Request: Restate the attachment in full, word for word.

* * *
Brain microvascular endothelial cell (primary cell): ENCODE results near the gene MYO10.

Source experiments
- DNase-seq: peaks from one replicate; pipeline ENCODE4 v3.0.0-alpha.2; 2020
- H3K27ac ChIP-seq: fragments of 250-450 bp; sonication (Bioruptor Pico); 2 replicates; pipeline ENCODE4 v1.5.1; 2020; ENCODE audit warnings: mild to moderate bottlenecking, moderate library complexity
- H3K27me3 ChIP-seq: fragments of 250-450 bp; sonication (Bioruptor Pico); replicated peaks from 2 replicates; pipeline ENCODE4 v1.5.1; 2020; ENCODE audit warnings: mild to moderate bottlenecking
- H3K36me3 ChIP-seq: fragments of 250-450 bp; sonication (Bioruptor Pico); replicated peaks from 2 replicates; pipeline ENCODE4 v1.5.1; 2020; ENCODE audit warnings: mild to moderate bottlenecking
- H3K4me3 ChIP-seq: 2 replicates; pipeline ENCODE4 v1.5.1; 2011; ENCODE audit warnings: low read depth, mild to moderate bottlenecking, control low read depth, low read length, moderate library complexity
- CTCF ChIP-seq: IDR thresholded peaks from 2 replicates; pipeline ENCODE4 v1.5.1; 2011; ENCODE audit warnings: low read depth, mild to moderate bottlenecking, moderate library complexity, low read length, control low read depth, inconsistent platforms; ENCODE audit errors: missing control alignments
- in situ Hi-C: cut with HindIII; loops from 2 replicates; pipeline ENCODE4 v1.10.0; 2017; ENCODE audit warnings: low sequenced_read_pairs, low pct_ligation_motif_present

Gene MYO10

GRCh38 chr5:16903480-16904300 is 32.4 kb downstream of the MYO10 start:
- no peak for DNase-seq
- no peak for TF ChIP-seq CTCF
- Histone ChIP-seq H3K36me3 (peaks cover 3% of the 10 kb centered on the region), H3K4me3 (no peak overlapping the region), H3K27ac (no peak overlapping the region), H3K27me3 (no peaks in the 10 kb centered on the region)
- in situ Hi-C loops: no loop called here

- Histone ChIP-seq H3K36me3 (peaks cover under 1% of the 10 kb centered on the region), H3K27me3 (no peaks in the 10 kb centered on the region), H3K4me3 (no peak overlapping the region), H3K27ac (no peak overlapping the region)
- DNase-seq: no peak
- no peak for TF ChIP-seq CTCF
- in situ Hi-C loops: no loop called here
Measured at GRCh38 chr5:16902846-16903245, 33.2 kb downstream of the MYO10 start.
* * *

Brain microvascular endothelial cell (primary cell): ENCODE results near the gene MYO10.

Source experiments
- DNase-seq: peaks from one replicate; pipeline ENCODE4 v3.0.0-alpha.2; 2020
- H3K27ac ChIP-seq: fragments of 250-450 bp; sonication (Bioruptor Pico); 2 replicates; pipeline ENCODE4 v1.5.1; 2020; ENCODE audit warnings: mild to moderate bottlenecking, moderate library complexity
- H3K27me3 ChIP-seq: fragments of 250-450 bp; sonication (Bioruptor Pico); replicated peaks from 2 replicates; pipeline ENCODE4 v1.5.1; 2020; ENCODE audit warnings: mild to moderate bottlenecking
- H3K36me3 ChIP-seq: fragments of 250-450 bp; sonication (Bioruptor Pico); replicated peaks from 2 replicates; pipeline ENCODE4 v1.5.1; 2020; ENCODE audit warnings: mild to moderate bottlenecking
- H3K4me3 ChIP-seq: 2 replicates; pipeline ENCODE4 v1.5.1; 2011; ENCODE audit warnings: low read depth, mild to moderate bottlenecking, control low read depth, low read length, moderate library complexity
- CTCF ChIP-seq: IDR thresholded peaks from 2 replicates; pipeline ENCODE4 v1.5.1; 2011; ENCODE audit warnings: low read depth, mild to moderate bottlenecking, moderate library complexity, low read length, control low read depth, inconsistent platforms; ENCODE audit errors: missing control alignments
- in situ Hi-C: cut with HindIII; loops from 2 replicates; pipeline ENCODE4 v1.10.0; 2017; ENCODE audit warnings: low sequenced_read_pairs, low pct_ligation_motif_present

Gene MYO10

GRCh38 chr5:16903480-16904300 is 32.4 kb downstream of the MYO10 start:
- no peak for DNase-seq
- no peak for TF ChIP-seq CTCF
- Histone ChIP-seq H3K36me3 (peaks cover 3% of the 10 kb centered on the region), H3K4me3 (no peak overlapping the region), H3K27ac (no peak overlapping the region), H3K27me3 (no peaks in the 10 kb centered on the region)
- in situ Hi-C loops: no loop called here

- Histone ChIP-seq H3K36me3 (peaks cover under 1% of the 10 kb centered on the region), H3K27me3 (no peaks in the 10 kb centered on the region), H3K4me3 (no peak overlapping the region), H3K27ac (no peak overlapping the region)
- DNase-seq: no peak
- no peak for TF ChIP-seq CTCF
- in situ Hi-C loops: no loop called here
Measured at GRCh38 chr5:16902846-16903245, 33.2 kb downstream of the MYO10 start.